Supply-side limitations, such as mill curtailments and forest fires, coupled with housing strength have caused lumber prices to rise in recent months.
While the lumber outlook was bearish as recently as a few months ago, changes in the market that impacted supply—including mill curtailments and forest fires—and housing strength caused prices to increase.
A strong May new-housing construction report and continued low lumber inventory levels in the latter weeks of June contributed to strong demand for wood, and prices on many items rebounded, with specialty commodities such as studs experiencing the largest growth, according to Madison’s Lumber Reporter.
“Customers were caught flat-footed by diminishing supply as actual building activity got into high gear for the first time this year,” says Keta Kosman, publisher of Madison’s Lumber Reporter. “Severe wildfires in the north were ongoing, while weather conditions provided little hope of a respite any time soon. The unknowns of possible sawmill curtailments and lowered lumber production volumes served to motivate buyers to step in with booking purchases for wood needed into the coming weeks and months.”
As a result of recent shifts, the lumber market feels “good” as the perception is housing starts are past their trough while housing remains undersupplied, Jeff Wiesner, a lumber trader with Viking Forest Products, said in a conversation with Todd Tomalak, principal of building product advisory at Zonda.
In the lumber futures market, after starting June with a price of $483 per thousand board feet, prices jumped to a high of $589 per thousand board feet by July 11. Prices have stabilized in the latter weeks of July, with the lumber futures price retreating partially to $518 per thousand board feet as of July 27. According to Madison’s Lumber Reporter, for the week ending July 21, the price of Western Spruce-Pine-Fir was $458 per thousand board feet, up 17% on a month-over-month basis.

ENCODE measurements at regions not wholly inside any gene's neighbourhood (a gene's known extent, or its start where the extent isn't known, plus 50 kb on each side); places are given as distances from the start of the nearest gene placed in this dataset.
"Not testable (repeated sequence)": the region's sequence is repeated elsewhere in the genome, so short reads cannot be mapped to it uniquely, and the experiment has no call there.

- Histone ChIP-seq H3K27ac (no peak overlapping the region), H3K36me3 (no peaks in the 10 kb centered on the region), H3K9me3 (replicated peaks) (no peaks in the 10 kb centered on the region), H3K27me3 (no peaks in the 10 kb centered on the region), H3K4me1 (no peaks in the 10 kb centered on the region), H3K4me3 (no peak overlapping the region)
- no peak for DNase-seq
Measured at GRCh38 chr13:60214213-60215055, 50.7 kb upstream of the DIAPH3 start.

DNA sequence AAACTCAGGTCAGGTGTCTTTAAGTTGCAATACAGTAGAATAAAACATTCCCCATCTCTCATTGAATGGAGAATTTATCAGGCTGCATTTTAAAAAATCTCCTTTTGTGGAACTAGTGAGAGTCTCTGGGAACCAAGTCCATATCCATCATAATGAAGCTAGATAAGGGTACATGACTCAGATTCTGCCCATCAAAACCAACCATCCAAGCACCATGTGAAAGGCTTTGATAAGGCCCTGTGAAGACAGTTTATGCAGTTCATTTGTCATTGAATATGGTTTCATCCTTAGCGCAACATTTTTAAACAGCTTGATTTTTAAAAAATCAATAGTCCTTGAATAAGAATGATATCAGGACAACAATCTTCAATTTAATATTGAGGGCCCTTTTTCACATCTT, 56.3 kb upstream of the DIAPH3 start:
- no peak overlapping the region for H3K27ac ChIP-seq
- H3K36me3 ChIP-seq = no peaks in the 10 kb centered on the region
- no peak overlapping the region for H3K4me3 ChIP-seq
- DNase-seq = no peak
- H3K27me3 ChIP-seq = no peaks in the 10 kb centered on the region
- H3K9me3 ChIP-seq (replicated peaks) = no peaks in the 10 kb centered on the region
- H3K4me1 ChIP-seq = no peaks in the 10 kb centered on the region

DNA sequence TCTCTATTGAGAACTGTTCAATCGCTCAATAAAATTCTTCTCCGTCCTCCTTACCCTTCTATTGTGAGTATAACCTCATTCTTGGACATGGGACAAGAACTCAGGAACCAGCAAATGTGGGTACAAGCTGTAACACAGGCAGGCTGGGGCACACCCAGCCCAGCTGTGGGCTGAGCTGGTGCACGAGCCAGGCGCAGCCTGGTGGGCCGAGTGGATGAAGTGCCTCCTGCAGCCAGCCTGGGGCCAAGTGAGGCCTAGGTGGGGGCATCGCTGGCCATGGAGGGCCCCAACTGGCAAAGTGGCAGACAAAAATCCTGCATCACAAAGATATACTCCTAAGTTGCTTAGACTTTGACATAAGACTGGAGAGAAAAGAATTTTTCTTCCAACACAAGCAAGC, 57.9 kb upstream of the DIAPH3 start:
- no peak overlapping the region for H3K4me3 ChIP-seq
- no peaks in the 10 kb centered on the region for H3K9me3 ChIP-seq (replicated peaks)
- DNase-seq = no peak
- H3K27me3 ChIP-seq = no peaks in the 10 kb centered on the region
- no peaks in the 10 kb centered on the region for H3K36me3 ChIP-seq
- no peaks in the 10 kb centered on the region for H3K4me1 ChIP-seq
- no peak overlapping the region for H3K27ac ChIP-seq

With expectations that the single-family housing market could grow in the 2024 calendar year, NAHB chief economist Rob Dietz says the lumber market is a key indicator for home builders to watch in the coming months.
“If our forecast is correct, and we’re going to see improving monthly data for the second half of 2023 and outright gains in 2024 for single-family starts, the underlying challenges in the softwood lumber market remain,” says Dietz. “We don’t produce enough lumber in the U.S., we import about a third of the lumber that we use. The vast majority, almost 90%, comes from Canada.”
Kosman says many customers, including builders, have not been willing to stock up on construction materials due to market uncertainty and the incredible fluctuations in pricing over the past three years. However, the significant increase in the cost of production for lumber manufacturers since 2020 likely means that lumber prices are unlikely to return to 2006 to 2017 “normal” pricing levels around $250 per thousand board feet.
“End users of lumber are running very lean on supply, whether in the hopes that prices might go down or simply in reluctance to stock up while market conditions remain confusing,” Kosman says.
She says demand for lumber will likely remain positive in the next 18 months, with housing starts projected to continue to improve. Additionally, with many homes aging out, the outlook for the remodeling market also suggests lumber demand will remain strong.
“True housing construction activity finally got going across the North American continent as the month of June closed. Many builders found themselves short of the lumber supply they would need for existing projects,” Kosman explains. “While no one was yet building inventory, the availability of wood remained quite tight due to ongoing sawmill curtailments and lessened production volumes. Demand increased to the point that lumber prices once again rose slightly.”
According to data from the Western Wood Products Association, sawmill capacity utilization rates in Canada—where the vast majority of imported lumber in the housing sector is sourced—were down to 69% through the first four months of 2023, suggesting there is a significant amount of lumber volume available to come online should an increase in demand trigger production activity.
Kosman says that as lumber sales continue to increase, more sawmills will ramp up production volumes to bring more lumber manufacturing online.
“As supply improves to meet demand, lumber prices should stabilize. Then it will start to become clear where the new price floor for lumber is; we will start to see what is the ‘new normal,’” Kosman says.
While the outlook remains more positive for the lumber market, Wiesner says the effects of wildfires is a wild card, as the fire season could be worse than already experienced. He adds that if the fire season continues to get more severe, it could add between 20% to 25% in additional lumber price increases due to potential supply limitations.